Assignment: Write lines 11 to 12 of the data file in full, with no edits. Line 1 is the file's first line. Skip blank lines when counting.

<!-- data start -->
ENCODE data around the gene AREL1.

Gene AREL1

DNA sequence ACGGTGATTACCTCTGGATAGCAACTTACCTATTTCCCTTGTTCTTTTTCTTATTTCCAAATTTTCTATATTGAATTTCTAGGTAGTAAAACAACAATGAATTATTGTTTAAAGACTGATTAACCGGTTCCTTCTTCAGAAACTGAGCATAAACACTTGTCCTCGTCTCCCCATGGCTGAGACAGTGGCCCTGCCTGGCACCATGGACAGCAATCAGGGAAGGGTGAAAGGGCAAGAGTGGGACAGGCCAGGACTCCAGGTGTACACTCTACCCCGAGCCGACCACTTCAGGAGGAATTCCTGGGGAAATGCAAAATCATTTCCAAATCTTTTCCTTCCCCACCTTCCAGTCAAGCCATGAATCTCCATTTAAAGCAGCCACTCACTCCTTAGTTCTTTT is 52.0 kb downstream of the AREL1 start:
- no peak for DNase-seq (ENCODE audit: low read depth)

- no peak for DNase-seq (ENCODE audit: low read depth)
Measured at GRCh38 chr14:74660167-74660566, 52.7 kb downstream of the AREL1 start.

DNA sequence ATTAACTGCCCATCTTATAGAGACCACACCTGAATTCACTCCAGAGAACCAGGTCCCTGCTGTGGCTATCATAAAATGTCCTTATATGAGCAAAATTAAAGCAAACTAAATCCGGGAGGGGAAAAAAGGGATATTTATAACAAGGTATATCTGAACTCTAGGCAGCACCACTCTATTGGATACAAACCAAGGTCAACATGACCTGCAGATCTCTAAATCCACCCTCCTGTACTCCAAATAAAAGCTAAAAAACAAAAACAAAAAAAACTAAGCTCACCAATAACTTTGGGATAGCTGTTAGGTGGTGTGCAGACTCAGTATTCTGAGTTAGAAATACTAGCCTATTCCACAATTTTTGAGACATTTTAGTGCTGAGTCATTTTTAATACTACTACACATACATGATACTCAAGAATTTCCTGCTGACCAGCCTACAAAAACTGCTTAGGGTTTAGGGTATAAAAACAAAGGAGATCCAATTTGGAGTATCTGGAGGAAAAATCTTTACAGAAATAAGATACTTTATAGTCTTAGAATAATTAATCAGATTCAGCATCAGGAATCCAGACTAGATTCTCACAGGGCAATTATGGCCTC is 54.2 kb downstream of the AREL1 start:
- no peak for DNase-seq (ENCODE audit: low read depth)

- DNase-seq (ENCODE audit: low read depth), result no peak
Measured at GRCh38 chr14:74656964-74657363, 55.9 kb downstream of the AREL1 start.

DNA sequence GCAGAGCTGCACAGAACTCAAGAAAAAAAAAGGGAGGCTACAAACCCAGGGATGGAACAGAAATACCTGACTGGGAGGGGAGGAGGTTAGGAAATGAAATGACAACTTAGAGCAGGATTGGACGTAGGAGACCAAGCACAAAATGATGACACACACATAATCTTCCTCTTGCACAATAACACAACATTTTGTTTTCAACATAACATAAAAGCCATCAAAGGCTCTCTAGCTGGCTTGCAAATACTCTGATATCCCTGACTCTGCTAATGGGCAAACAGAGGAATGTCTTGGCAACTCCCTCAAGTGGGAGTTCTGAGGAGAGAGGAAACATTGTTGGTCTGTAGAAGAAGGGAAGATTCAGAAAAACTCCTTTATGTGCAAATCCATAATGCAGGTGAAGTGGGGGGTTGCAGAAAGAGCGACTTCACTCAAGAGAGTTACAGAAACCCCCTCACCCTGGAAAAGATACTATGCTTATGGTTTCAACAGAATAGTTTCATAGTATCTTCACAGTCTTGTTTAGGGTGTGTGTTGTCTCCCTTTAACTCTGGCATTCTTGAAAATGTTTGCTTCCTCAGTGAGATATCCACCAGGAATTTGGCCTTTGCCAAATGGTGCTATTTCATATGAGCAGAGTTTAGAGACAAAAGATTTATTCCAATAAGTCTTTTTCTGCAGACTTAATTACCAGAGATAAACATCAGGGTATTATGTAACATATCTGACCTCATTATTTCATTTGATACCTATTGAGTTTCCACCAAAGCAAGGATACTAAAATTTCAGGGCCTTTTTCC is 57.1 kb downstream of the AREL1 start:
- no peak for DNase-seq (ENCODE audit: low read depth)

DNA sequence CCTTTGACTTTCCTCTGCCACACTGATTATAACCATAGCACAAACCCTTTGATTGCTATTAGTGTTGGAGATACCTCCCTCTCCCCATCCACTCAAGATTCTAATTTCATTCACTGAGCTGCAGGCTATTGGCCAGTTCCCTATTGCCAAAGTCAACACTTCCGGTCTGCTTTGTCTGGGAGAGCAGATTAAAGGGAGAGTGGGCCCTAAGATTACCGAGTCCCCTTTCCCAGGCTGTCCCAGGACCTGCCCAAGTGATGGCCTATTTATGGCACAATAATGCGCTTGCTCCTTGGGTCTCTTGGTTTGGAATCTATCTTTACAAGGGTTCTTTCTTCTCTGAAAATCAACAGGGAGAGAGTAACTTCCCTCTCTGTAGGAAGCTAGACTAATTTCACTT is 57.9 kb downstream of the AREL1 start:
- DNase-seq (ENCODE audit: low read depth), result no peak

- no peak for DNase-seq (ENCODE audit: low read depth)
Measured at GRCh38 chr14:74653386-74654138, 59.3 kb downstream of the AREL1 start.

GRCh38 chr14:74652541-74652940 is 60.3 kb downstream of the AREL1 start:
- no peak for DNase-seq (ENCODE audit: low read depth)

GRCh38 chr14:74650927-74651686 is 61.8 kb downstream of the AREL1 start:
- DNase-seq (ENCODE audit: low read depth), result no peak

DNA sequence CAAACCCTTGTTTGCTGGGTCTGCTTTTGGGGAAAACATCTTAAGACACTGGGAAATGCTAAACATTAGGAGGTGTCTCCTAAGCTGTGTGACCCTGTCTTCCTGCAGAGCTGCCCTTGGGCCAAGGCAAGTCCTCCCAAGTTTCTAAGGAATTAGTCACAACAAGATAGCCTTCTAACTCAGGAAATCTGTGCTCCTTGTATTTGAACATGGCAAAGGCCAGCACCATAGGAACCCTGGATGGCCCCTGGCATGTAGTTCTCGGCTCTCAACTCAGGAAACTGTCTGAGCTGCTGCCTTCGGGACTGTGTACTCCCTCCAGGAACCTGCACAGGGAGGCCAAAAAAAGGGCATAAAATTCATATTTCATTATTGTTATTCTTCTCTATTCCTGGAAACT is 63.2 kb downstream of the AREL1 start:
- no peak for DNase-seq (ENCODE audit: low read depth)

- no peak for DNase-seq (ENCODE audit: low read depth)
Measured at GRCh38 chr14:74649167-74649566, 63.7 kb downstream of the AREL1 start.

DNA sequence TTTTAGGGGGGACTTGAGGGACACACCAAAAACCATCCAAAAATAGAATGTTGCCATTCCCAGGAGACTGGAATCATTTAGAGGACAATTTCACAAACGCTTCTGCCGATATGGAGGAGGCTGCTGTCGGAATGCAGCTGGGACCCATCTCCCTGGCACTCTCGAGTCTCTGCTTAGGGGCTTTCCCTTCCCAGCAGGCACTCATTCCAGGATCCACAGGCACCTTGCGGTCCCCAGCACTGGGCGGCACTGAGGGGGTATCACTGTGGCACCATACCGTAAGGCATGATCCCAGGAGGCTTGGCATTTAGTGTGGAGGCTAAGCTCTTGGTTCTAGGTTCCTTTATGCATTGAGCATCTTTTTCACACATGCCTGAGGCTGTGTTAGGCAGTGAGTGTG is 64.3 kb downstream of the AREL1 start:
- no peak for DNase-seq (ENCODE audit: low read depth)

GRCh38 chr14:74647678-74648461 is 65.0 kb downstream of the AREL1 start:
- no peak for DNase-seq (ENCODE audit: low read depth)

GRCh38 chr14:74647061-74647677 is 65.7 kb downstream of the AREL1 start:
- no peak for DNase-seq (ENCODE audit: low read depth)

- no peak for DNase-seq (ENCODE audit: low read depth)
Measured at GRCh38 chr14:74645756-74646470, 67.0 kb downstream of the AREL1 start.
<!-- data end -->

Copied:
DNA sequence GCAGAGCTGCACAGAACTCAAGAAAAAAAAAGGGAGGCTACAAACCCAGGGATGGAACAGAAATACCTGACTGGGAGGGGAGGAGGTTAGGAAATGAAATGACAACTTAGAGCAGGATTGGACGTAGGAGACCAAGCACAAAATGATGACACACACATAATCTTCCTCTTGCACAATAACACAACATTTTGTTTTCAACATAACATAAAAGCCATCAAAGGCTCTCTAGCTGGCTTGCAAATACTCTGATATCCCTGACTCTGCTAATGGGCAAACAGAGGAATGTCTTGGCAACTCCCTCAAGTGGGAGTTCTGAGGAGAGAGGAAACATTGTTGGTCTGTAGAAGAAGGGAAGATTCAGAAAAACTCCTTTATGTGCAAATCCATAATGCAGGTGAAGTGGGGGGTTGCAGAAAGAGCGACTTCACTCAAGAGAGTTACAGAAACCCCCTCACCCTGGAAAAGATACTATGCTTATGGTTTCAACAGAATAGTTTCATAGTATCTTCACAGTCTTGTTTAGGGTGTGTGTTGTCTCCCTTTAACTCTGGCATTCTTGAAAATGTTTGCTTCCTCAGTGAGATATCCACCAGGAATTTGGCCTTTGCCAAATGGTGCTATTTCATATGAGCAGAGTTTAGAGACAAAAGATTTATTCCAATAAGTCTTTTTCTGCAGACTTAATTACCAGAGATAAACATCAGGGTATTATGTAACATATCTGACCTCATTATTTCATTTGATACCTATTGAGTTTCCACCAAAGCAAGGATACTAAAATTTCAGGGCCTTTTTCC is 57.1 kb downstream of the AREL1 start:
- no peak for DNase-seq (ENCODE audit: low read depth)